Eldership Ethics

Eldership Ethics

Let us consider 1 Tim 3  when considering eldership ethics.

Qualifications for Deacons

Deacons likewise must be dignified, not double-tongued,not addicted to much wine, not greedy for dishonest gain. They must hold the mystery of the faith with a clear conscience. 10 And let them also be tested first; then let them serve as deacons if they prove themselves blameless. 11 Their wives likewise must be dignified, not slanderers, but sober-minded, faithful in all things. 12 Let deacons each be the husband of one wife, managing their children and their own households well. 13 For those who serve well as deacons gain a good standing for themselves and also great confidence in the faith that is in Christ Jesus.

The Mystery of Godliness

14 I hope to come to you soon, but I am writing these things to you so that, 15 if I delay, you may know how one ought to behave in the household of God, which is the church of the living God, a pillar and buttress of the truth.


There are 8 ethical issues the author writes about:

1. Who serves who?

1 Timothy 3:10-13 (ESV)

The ethical questions emerge in how pastors respond when sheep (people who they lead) come to serve them

Borrowing homes or cars from people you lead is ill-advised. However if it happens the vehicle should be returned with a full tank of petrol, you should have it cleaned, leave a present on the dash etc. If you dent or damage it in anyway, pay for it (don’t accept their leniency in this regard)

From this example, we can apply the same ethics to some practical circumstances in our lives:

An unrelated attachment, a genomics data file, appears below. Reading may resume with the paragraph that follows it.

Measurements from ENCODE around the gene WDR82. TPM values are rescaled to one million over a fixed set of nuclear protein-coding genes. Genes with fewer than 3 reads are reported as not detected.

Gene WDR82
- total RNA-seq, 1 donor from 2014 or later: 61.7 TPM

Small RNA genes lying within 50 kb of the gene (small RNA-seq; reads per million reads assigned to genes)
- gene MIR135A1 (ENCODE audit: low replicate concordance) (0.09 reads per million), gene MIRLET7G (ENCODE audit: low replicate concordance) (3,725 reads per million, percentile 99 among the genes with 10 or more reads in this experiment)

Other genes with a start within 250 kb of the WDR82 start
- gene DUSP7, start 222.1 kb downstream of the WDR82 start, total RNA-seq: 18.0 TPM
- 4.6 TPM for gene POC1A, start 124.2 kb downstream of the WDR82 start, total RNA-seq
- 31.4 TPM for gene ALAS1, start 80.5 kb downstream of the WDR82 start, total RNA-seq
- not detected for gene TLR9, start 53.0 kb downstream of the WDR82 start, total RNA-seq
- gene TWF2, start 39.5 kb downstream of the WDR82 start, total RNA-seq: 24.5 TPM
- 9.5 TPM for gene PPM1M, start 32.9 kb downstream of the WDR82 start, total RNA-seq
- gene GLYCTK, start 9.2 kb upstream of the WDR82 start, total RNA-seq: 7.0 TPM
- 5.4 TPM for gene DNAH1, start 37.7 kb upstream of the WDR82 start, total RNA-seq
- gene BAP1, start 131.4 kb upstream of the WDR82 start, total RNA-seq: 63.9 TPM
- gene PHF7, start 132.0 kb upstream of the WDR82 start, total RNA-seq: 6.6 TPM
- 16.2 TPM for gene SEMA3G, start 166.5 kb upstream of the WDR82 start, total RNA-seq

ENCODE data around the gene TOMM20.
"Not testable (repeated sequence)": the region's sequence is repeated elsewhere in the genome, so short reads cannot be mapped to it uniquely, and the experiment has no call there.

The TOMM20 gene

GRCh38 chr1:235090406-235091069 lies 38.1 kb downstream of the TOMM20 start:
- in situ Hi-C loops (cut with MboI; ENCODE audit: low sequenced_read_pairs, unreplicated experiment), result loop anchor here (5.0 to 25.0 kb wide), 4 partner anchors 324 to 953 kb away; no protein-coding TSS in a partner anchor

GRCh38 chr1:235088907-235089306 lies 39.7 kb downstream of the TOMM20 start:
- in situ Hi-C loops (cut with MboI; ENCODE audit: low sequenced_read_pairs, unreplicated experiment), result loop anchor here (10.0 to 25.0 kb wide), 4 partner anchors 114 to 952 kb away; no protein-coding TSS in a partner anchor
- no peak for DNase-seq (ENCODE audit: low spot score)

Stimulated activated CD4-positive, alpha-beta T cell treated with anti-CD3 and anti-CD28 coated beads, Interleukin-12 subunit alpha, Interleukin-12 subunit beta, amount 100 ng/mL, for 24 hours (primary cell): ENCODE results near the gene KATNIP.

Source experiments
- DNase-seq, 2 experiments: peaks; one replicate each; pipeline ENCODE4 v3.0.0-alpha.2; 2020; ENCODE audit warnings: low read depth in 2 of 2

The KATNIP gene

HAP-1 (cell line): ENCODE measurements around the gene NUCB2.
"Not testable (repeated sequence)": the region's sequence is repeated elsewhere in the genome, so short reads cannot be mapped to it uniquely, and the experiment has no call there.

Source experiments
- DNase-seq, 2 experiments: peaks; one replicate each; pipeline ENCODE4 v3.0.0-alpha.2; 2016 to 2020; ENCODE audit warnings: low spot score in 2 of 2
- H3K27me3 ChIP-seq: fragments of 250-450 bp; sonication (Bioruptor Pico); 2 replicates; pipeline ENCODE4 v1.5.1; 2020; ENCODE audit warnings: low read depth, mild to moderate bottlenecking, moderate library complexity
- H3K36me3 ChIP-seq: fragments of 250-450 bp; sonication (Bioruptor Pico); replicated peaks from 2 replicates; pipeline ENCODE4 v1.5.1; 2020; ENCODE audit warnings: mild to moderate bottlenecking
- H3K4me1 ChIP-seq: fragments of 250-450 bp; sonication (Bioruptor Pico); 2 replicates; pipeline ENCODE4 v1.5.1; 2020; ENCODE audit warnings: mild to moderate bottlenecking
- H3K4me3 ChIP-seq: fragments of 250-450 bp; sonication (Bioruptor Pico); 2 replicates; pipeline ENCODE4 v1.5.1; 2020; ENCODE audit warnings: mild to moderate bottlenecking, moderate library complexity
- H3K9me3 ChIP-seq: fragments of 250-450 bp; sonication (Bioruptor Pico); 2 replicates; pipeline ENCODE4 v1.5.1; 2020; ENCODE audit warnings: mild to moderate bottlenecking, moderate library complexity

• It is never a good idea to ask a sheep for money, but if you do, then pay them back.
  • If you ask someone to babysit your kids, pay them well if that is appropriate. If they would be offended by money then give them a  gift.
  • When an elder is in need it is preferable to get other elders to help meet the need rather than rallying the church to that need.

2. Sabbath days rest
Managing your private world well includes rest

12 Let deacons each be the husband of one wife, managing their children and their own households well.

As a general rule calling people to more than 3 meetings a week begins to wear them down.
Saturdays ought to be rest days for our people. If they work Monday to Friday and go to church on Sunday, it makes sense to allow Saturday as a rest day
Wise planning is planning with margin and space to handle emergencies. The principle is found in Leviticus 19 v 9

“When you reap the harvest of your land, you shall not reap your field right up to its edge, neither shall you gather the gleanings after your harvest.
When planning, it’s a good idea to draw up priority lists instead of “to do” lists. Your theology shapes your values and priorities, and this should be reflected in your diary.

3. Morality and ethics
12 Let deacons each be the husband of one wife, managing their children and their own households well.

  • As a general guide we do not counsel across the gender line.